Interview with Raúl Rebollo: The Hypopressive Technique

Hypopressive techniques don't only help with exercise performance, but they can also help prevent injuries and better your posture, among other benefits.
Interview with Raúl Rebollo: The Hypopressive Technique

Last update: 08 March, 2020

Marcel Caufriez, a Belgic physiotherapist created the hypopressive technique in the 1980s. His main objective was to improve recovery outcomes for women who had given birth. This by strengthening their pelvic floor. In fewer words, it’s a way to “re-educate” your body.

As time passed, more and more people found success with this technique. Now it’s not only used by women who’ve given birth but people who simply want to improve their health and workout performance.

Interview with Raúl Rebollo

Raúl Rebollo is a physiotherapist, and for the past three years, a triathlon athlete, too! Because of this, he can talk about both his work experience and experience as an athlete.

He stands out as a professional because of the clarity with which he explains things. This can range from why an injury happens and what you can do about it, what you need to avoid, and what’s most recommendable and why among other things.

As a triathlete, he emphasizes the importance of maintaining good posture, as well as good breathing techniques. He also reiterates the importance of correct movement techniques in order to improve your general well-being as well as reaching the performance level you’re seeking.

Let’s look at some of the ways that the hypopressive technique can help you:

Q. What do hypopressive techniques consist of?

Hypopressive techniques (from the Greek hypo which means “less” and the Latin presivo, meaning “pressure”) are a series of respiratory exercises. You do them in very specific postures; it’s also called “intra-abdominal hypopressive”.

When you do them, the intra-abdominal pressure decreases and there’s a reflexive activation in the pelvic muscles and the abdominal muscles.

To do these exercises correctly, keep these aspects in mind:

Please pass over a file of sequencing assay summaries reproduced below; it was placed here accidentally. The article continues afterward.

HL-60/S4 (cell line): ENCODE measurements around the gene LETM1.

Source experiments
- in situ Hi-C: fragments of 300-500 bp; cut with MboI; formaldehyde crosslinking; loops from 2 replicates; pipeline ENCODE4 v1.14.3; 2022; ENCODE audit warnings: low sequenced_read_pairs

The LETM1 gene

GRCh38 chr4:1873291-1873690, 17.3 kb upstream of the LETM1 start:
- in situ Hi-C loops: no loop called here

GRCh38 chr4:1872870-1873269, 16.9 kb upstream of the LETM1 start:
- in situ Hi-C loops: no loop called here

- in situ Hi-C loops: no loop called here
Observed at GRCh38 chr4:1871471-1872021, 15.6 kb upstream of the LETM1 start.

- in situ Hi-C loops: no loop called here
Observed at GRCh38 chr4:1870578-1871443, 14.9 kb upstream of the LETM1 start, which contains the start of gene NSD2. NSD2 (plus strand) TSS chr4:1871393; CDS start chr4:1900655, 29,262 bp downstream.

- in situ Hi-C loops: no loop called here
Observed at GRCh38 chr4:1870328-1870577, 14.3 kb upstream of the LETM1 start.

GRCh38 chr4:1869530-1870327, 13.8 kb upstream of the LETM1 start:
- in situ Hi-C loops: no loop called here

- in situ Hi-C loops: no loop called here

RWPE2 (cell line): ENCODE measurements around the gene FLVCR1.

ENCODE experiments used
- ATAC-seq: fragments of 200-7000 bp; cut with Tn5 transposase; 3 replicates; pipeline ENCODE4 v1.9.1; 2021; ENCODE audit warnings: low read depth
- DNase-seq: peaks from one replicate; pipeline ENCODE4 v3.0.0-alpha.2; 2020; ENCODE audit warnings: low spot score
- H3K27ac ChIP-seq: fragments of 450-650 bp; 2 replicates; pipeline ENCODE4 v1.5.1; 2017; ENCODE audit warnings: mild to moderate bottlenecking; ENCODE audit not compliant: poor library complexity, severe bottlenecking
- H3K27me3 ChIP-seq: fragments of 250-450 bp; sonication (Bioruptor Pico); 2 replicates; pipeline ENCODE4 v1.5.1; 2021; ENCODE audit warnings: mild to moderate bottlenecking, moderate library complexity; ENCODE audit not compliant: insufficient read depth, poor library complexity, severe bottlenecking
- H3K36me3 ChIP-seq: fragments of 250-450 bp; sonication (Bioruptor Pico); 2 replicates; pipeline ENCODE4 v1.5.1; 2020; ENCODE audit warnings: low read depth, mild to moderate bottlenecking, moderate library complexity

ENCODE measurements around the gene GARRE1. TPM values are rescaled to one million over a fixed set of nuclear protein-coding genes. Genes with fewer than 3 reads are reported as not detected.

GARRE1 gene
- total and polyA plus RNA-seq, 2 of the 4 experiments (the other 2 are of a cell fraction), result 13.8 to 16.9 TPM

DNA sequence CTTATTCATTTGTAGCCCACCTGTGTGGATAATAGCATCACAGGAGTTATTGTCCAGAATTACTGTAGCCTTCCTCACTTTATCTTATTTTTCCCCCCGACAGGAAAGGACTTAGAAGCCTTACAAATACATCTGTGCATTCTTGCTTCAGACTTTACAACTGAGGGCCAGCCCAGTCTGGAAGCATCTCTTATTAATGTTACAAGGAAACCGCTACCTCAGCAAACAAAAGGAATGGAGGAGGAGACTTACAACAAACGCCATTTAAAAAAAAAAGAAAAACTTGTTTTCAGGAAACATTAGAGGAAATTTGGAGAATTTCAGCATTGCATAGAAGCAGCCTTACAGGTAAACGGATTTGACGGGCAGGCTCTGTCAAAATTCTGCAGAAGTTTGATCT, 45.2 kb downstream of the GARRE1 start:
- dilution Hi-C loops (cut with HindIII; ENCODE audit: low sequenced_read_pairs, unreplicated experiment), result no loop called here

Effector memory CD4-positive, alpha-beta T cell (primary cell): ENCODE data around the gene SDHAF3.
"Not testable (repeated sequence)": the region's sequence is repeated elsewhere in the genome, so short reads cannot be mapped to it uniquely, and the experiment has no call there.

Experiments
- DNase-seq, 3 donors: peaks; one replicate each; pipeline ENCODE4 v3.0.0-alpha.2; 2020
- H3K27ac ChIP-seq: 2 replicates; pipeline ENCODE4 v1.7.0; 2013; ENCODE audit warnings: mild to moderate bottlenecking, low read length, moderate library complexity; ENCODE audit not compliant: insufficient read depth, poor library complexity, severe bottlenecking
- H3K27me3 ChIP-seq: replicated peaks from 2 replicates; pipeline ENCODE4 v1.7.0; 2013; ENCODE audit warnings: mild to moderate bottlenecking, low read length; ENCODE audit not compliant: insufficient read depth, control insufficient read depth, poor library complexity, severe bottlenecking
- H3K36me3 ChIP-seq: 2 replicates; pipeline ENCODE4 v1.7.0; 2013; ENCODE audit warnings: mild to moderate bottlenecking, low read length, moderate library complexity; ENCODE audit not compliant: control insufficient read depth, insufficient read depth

• Auto-elongation. This is a feeling that you’re growing as if a string were attached from the top of your head to the ceiling. Curiously, when doing this your gut will “suck itself in” on its own.
  • It stretches your occipital from behind. With this gesture, your jaw moves closer to the sternum.
  • The hypopressive technique decompresses your shoulders. It’s as if your shoulders were slightly moved outwards.
  • It moves your center of gravity forward. When doing this, you incline slightly forward.
  • Respiratory apnea. You exhale and don’t breathe while you do this exercise.
  • Opening of your ribs. Once you’ve done everything else, it’s time to do the exercise. To do this, open your ribs and stay there for the amount of time indicated by your instructor.

*Important note: As with all exercises, doing this incorrectly could result in injury. So if you’re interested in trying out this new type of training, it’s best to start out with a specialized instructor who can guide you. That way, you’ll make sure that you’re doing them correctly and a professional can help with any necessary corrections.

A woman practicing hypopressive exercises.

The incorrect execution of a movement or a series of movements can result in injury, so be careful!

Q. Why are these techniques important?

These techniques are recommended because they can help improve your respiratory function and your general posture. They can also help you tone your pelvic floor, in women and men.

The techniques can also help to prevent the appearance of hernias and the prolapse of the organs of the pelvic floor. And of course, they can cinch your waist!

There are a lot of benefits! That’s why more people of all kinds – young people, older people, athletes, etc. – use them.

We recommend doing it in the morning, especially with an empty stomach. 

Q. Who are these directed towards? Can anyone do them?